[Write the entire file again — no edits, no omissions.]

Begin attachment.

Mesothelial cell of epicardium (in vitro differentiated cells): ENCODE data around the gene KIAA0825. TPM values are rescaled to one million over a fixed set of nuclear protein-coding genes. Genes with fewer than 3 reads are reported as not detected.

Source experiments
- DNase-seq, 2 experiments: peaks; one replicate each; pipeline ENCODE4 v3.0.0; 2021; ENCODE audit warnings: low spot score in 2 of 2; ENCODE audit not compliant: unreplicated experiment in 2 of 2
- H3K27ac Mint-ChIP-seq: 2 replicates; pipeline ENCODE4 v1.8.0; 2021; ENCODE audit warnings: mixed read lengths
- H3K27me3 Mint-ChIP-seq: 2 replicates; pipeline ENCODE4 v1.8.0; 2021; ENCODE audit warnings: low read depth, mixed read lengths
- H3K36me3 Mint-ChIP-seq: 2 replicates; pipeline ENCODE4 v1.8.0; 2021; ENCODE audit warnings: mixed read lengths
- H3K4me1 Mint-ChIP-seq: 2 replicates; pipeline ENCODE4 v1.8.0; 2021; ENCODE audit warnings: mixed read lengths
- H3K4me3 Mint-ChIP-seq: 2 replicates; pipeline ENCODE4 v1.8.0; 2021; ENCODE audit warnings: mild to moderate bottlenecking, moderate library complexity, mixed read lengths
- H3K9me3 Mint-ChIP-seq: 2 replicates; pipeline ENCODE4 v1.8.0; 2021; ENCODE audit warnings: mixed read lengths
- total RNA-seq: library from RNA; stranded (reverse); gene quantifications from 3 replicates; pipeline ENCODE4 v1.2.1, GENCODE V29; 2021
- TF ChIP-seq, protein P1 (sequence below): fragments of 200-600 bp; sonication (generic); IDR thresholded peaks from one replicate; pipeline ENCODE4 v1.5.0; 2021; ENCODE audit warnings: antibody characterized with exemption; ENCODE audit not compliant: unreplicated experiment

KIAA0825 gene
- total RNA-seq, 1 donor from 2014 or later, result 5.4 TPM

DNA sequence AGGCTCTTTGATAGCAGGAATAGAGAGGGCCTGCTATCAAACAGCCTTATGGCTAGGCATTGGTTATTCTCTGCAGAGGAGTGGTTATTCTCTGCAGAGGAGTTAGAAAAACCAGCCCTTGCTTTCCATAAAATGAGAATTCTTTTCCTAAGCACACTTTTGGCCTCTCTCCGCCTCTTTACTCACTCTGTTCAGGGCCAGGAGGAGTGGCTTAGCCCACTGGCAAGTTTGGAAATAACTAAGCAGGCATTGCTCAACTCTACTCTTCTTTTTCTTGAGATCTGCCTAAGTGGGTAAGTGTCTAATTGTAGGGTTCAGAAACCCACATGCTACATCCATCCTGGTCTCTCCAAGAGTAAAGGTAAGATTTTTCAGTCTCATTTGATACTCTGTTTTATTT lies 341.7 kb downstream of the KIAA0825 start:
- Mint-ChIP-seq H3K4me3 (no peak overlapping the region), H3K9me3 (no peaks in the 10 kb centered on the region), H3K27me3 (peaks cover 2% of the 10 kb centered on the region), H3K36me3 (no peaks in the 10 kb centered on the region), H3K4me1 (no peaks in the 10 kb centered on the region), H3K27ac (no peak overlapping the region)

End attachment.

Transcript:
Mesothelial cell of epicardium (in vitro differentiated cells): ENCODE data around the gene KIAA0825. TPM values are rescaled to one million over a fixed set of nuclear protein-coding genes. Genes with fewer than 3 reads are reported as not detected.

Source experiments
- DNase-seq, 2 experiments: peaks; one replicate each; pipeline ENCODE4 v3.0.0; 2021; ENCODE audit warnings: low spot score in 2 of 2; ENCODE audit not compliant: unreplicated experiment in 2 of 2
- H3K27ac Mint-ChIP-seq: 2 replicates; pipeline ENCODE4 v1.8.0; 2021; ENCODE audit warnings: mixed read lengths
- H3K27me3 Mint-ChIP-seq: 2 replicates; pipeline ENCODE4 v1.8.0; 2021; ENCODE audit warnings: low read depth, mixed read lengths
- H3K36me3 Mint-ChIP-seq: 2 replicates; pipeline ENCODE4 v1.8.0; 2021; ENCODE audit warnings: mixed read lengths
- H3K4me1 Mint-ChIP-seq: 2 replicates; pipeline ENCODE4 v1.8.0; 2021; ENCODE audit warnings: mixed read lengths
- H3K4me3 Mint-ChIP-seq: 2 replicates; pipeline ENCODE4 v1.8.0; 2021; ENCODE audit warnings: mild to moderate bottlenecking, moderate library complexity, mixed read lengths
- H3K9me3 Mint-ChIP-seq: 2 replicates; pipeline ENCODE4 v1.8.0; 2021; ENCODE audit warnings: mixed read lengths
- total RNA-seq: library from RNA; stranded (reverse); gene quantifications from 3 replicates; pipeline ENCODE4 v1.2.1, GENCODE V29; 2021
- TF ChIP-seq, protein P1 (sequence below): fragments of 200-600 bp; sonication (generic); IDR thresholded peaks from one replicate; pipeline ENCODE4 v1.5.0; 2021; ENCODE audit warnings: antibody characterized with exemption; ENCODE audit not compliant: unreplicated experiment

KIAA0825 gene
- total RNA-seq, 1 donor from 2014 or later, result 5.4 TPM

DNA sequence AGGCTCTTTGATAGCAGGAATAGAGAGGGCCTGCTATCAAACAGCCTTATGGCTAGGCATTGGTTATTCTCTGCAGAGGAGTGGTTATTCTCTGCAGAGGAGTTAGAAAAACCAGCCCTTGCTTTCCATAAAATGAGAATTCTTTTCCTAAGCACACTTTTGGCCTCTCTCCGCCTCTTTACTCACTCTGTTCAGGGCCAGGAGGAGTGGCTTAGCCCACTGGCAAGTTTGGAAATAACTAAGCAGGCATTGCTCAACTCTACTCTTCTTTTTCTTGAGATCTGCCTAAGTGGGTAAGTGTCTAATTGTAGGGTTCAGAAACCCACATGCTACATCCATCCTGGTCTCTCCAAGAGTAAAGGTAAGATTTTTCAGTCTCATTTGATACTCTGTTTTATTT lies 341.7 kb downstream of the KIAA0825 start:
- Mint-ChIP-seq H3K4me3 (no peak overlapping the region), H3K9me3 (no peaks in the 10 kb centered on the region), H3K27me3 (peaks cover 2% of the 10 kb centered on the region), H3K36me3 (no peaks in the 10 kb centered on the region), H3K4me1 (no peaks in the 10 kb centered on the region), H3K27ac (no peak overlapping the region)